This study aimed to examine odds and correlates of recidivism among discrete age groups (i.e., 45 – 54; 55 – 64; 65+) using a dataset of all prisoners age 45 and older released between 2004 and 2005 in North Carolina (n=6,522). This adds to extant literature which has examined recidivism among one older age group (45 and older) compared to younger adults. Descriptive and bivariate statistics and multiple binary logistic regression analyses were used to meet the aforementioned study aims. Odds of recidivism decreased significantly with age. Neither education nor prior violent crime accounted for model variation, though both are correlates of recidivism among older adults. Sentencing and parole reformations are recommended as unique factors are associated with recidivism among older adults. Incarcerated DisCrit: The Intersection of Disproportionality in Race, Disability, and Juvenile Justice By: Taryn VanderPyl 

Many incarcerated youth experience the complex intersectionality of disproportional representation in race, disability, and juvenile justice. While a lot of research examines the phenomena of disproportionality in each of these three areas singularly, none explores the multidimensional intersectionality where these three areas converge. Further, much of the literature on these three areas of disproportionality is purely quantitative, leaving out the perspective of the subjects themselves. Without the voice of the individuals living at this intersection, the story is incomplete. The Disability Critical Race Studies (DisCrit) framework provides a lens through which a more complete understanding was sought in this study. Emergent themes in 1,008 writing samples from incarcerated youth were examined in the areas of a desire to change, the experience of incarceration, race and racism, and school. Through the writing samples, the voices of the incarcerated youth give context to these topics and clarify their lived experiences at the intersection of the three areas of disproportional representation. The writing samples lend credence to the literature and emphasize the importance of incorporating the voice of the subjects in research regarding any vulnerable and marginalized population, particularly incarcerated youth. Youth Gone Wild: Behavioral Disorder in Virginia High Schools By: Michael S. Klein and Brianna Egan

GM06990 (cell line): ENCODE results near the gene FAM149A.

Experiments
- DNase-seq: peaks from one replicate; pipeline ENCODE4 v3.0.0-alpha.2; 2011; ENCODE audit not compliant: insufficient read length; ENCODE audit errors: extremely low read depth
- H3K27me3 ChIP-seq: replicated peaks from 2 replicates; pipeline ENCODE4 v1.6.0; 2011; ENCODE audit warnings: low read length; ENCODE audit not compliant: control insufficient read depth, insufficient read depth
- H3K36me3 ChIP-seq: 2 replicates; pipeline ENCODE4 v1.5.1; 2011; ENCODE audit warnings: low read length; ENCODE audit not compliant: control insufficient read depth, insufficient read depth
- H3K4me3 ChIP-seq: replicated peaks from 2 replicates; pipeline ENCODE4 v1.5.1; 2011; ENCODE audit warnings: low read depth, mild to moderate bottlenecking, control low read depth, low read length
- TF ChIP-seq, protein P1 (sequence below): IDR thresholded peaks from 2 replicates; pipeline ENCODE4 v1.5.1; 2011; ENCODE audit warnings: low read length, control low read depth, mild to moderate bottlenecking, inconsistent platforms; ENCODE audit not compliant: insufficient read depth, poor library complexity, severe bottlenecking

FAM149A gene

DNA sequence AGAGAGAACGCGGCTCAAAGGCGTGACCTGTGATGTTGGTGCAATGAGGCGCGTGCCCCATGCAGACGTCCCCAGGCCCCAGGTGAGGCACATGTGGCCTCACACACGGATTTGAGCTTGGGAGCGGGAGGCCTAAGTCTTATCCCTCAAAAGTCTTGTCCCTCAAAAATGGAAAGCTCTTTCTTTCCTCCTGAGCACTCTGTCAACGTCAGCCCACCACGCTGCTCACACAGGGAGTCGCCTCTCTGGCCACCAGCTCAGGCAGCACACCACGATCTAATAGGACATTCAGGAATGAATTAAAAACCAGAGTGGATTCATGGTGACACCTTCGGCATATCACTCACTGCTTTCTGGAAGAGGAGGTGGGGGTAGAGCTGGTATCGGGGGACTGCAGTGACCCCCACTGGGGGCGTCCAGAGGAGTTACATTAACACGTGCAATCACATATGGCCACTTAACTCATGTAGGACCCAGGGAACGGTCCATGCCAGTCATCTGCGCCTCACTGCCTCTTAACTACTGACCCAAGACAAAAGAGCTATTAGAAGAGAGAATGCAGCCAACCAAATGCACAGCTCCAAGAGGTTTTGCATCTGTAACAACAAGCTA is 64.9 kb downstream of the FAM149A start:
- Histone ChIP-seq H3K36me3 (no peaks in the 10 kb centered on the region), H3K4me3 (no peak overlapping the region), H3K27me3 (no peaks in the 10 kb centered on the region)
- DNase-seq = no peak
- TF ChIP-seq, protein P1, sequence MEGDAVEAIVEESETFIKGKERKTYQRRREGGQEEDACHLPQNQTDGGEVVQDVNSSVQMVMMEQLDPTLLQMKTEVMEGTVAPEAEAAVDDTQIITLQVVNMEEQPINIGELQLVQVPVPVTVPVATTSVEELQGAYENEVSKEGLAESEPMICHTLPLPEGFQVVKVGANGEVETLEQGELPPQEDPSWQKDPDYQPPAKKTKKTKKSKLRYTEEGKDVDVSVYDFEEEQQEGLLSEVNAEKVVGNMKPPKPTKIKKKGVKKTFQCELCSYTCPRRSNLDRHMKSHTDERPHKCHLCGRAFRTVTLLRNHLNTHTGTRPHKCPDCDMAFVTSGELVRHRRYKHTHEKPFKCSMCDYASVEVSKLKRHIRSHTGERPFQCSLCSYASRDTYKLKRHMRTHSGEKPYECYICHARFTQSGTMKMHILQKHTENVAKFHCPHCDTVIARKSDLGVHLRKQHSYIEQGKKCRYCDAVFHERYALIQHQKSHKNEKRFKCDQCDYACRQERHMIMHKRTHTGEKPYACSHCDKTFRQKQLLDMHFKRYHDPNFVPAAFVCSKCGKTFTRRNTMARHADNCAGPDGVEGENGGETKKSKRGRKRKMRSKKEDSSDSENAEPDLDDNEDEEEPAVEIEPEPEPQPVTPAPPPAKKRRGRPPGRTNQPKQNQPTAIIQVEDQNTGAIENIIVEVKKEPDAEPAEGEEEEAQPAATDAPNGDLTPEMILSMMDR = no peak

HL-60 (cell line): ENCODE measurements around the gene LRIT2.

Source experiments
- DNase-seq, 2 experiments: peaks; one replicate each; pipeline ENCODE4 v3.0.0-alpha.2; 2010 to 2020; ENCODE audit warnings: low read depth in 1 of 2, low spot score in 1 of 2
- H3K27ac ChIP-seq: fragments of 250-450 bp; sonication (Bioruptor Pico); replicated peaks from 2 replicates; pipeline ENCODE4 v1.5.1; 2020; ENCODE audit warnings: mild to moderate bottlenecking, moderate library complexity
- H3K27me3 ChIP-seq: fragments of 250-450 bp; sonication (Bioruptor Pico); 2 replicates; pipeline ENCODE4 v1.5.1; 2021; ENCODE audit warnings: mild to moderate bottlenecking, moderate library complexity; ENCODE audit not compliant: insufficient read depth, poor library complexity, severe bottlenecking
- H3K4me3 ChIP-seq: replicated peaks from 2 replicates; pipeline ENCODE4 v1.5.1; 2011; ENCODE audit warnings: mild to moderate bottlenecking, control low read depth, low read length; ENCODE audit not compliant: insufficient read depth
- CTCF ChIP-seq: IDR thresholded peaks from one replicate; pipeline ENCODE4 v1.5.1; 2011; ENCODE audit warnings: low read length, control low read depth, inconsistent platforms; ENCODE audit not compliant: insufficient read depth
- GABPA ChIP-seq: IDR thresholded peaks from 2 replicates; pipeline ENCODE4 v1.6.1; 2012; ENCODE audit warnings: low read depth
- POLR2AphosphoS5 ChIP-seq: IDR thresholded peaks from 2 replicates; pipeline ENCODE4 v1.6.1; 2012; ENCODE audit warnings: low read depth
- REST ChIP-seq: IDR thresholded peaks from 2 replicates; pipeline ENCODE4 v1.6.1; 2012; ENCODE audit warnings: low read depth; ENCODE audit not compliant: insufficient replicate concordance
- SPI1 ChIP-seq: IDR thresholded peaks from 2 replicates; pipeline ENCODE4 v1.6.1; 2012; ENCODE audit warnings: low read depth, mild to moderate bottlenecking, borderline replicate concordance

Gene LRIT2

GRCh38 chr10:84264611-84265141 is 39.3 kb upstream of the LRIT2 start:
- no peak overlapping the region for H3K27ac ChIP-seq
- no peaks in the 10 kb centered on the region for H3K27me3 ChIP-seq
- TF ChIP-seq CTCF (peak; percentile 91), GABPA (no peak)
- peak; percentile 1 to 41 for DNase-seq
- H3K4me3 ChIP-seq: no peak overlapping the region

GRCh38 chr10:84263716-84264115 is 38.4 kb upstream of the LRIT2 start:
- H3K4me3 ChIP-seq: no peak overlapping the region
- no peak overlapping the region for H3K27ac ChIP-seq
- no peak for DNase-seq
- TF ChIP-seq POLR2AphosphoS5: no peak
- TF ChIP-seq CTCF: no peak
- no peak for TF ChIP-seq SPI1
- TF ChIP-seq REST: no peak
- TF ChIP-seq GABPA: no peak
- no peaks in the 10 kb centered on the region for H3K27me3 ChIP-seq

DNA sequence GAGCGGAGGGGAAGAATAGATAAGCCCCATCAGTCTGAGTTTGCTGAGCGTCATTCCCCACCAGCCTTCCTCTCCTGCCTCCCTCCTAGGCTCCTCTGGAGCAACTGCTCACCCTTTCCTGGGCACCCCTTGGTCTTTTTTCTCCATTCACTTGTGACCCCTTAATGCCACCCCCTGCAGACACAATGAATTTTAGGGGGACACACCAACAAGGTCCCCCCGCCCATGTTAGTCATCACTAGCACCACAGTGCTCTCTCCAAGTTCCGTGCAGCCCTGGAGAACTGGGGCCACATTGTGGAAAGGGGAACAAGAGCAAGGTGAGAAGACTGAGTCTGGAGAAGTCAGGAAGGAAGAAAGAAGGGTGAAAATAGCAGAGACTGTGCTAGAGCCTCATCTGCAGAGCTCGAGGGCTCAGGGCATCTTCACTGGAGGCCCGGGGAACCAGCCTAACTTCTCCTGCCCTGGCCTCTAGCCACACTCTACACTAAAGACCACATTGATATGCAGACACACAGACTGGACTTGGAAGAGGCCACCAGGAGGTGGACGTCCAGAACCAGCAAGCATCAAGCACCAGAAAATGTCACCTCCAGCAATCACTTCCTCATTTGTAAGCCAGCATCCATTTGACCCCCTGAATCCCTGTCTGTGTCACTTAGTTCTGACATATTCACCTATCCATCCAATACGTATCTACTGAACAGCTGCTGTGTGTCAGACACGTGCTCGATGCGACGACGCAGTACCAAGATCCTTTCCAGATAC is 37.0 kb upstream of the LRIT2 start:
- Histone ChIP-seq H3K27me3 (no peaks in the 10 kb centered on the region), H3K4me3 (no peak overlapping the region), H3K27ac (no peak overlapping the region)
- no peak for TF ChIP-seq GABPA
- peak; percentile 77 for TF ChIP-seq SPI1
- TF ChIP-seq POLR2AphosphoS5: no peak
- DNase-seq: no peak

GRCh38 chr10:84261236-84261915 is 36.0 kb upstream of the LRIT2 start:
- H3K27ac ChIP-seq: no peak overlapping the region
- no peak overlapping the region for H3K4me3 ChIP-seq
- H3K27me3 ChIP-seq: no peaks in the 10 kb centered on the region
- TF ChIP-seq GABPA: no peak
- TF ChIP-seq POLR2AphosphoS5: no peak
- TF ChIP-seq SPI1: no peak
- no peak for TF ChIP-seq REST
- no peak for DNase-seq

School misconduct and behavioral disorder interferes with the processes of teaching and learning. Prior research often analyzes the causal processes of school crime and disorder, but most methodologies combine multiple types of disorder into one measurement. This article takes a preliminary step towards a theoretical model of school crime that analyses different types of disorder separately. Utilizing a sample of N=302 Virginia high schools, the current article analyzes the causal processes surrounding behavior disorder and the punishment of behavioral disorder. Further, the current article also tests a hypothesis related to rational choice theory to determine if punishment can decrease future behavioral disorder. The results show that behavioral disorder is associated with both school and community variables and that punishment is primarily predicted by the amount of disorder within a school. Finally, the results do not show that punishment is effective in reducing future behavioral disorder.